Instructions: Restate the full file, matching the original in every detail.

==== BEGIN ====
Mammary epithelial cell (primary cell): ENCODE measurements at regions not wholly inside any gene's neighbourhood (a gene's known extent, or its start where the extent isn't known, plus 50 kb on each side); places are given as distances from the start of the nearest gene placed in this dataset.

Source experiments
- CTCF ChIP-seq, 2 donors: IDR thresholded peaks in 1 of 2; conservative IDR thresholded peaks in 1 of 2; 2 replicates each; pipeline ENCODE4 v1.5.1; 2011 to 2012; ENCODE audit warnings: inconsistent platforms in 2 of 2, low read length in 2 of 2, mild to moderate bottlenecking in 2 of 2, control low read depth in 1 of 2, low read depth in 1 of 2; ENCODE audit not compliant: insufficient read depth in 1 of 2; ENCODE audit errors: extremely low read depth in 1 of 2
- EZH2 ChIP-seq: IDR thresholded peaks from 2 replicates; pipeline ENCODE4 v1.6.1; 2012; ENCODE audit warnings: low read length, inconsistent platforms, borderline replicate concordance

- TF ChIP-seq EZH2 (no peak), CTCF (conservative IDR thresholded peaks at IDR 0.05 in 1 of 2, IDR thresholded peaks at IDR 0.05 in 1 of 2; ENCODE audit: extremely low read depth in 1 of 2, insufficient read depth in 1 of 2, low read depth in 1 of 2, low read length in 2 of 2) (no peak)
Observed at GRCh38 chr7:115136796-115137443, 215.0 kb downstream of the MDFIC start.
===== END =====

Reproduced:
Mammary epithelial cell (primary cell): ENCODE measurements at regions not wholly inside any gene's neighbourhood (a gene's known extent, or its start where the extent isn't known, plus 50 kb on each side); places are given as distances from the start of the nearest gene placed in this dataset.

Source experiments
- CTCF ChIP-seq, 2 donors: IDR thresholded peaks in 1 of 2; conservative IDR thresholded peaks in 1 of 2; 2 replicates each; pipeline ENCODE4 v1.5.1; 2011 to 2012; ENCODE audit warnings: inconsistent platforms in 2 of 2, low read length in 2 of 2, mild to moderate bottlenecking in 2 of 2, control low read depth in 1 of 2, low read depth in 1 of 2; ENCODE audit not compliant: insufficient read depth in 1 of 2; ENCODE audit errors: extremely low read depth in 1 of 2
- EZH2 ChIP-seq: IDR thresholded peaks from 2 replicates; pipeline ENCODE4 v1.6.1; 2012; ENCODE audit warnings: low read length, inconsistent platforms, borderline replicate concordance

- TF ChIP-seq EZH2 (no peak), CTCF (conservative IDR thresholded peaks at IDR 0.05 in 1 of 2, IDR thresholded peaks at IDR 0.05 in 1 of 2; ENCODE audit: extremely low read depth in 1 of 2, insufficient read depth in 1 of 2, low read depth in 1 of 2, low read length in 2 of 2) (no peak)
Observed at GRCh38 chr7:115136796-115137443, 215.0 kb downstream of the MDFIC start.